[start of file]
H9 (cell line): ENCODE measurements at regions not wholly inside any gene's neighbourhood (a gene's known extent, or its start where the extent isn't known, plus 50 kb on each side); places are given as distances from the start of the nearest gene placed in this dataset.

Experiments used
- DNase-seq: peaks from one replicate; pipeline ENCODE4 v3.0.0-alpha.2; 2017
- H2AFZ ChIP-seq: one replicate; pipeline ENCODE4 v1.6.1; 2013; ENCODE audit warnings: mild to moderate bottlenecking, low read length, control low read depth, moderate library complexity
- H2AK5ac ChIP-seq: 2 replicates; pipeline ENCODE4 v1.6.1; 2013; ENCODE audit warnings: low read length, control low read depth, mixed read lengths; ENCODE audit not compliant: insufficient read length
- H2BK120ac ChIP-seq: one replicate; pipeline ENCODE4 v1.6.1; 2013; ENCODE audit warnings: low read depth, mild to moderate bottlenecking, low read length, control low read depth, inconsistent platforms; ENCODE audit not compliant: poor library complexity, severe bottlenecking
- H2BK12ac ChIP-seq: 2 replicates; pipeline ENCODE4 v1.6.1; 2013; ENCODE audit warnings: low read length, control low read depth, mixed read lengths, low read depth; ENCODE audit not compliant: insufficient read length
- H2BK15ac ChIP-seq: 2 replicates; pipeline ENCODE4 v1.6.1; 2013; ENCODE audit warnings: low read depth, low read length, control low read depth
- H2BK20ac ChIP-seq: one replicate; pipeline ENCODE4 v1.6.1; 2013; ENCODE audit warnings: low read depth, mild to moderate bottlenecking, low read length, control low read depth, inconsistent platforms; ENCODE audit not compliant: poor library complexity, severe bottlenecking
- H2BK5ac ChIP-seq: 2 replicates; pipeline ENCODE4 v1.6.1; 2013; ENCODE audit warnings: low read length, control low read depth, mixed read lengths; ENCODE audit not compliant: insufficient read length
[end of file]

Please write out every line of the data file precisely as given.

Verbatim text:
H9 (cell line): ENCODE measurements at regions not wholly inside any gene's neighbourhood (a gene's known extent, or its start where the extent isn't known, plus 50 kb on each side); places are given as distances from the start of the nearest gene placed in this dataset.

Experiments used
- DNase-seq: peaks from one replicate; pipeline ENCODE4 v3.0.0-alpha.2; 2017
- H2AFZ ChIP-seq: one replicate; pipeline ENCODE4 v1.6.1; 2013; ENCODE audit warnings: mild to moderate bottlenecking, low read length, control low read depth, moderate library complexity
- H2AK5ac ChIP-seq: 2 replicates; pipeline ENCODE4 v1.6.1; 2013; ENCODE audit warnings: low read length, control low read depth, mixed read lengths; ENCODE audit not compliant: insufficient read length
- H2BK120ac ChIP-seq: one replicate; pipeline ENCODE4 v1.6.1; 2013; ENCODE audit warnings: low read depth, mild to moderate bottlenecking, low read length, control low read depth, inconsistent platforms; ENCODE audit not compliant: poor library complexity, severe bottlenecking
- H2BK12ac ChIP-seq: 2 replicates; pipeline ENCODE4 v1.6.1; 2013; ENCODE audit warnings: low read length, control low read depth, mixed read lengths, low read depth; ENCODE audit not compliant: insufficient read length
- H2BK15ac ChIP-seq: 2 replicates; pipeline ENCODE4 v1.6.1; 2013; ENCODE audit warnings: low read depth, low read length, control low read depth
- H2BK20ac ChIP-seq: one replicate; pipeline ENCODE4 v1.6.1; 2013; ENCODE audit warnings: low read depth, mild to moderate bottlenecking, low read length, control low read depth, inconsistent platforms; ENCODE audit not compliant: poor library complexity, severe bottlenecking
- H2BK5ac ChIP-seq: 2 replicates; pipeline ENCODE4 v1.6.1; 2013; ENCODE audit warnings: low read length, control low read depth, mixed read lengths; ENCODE audit not compliant: insufficient read length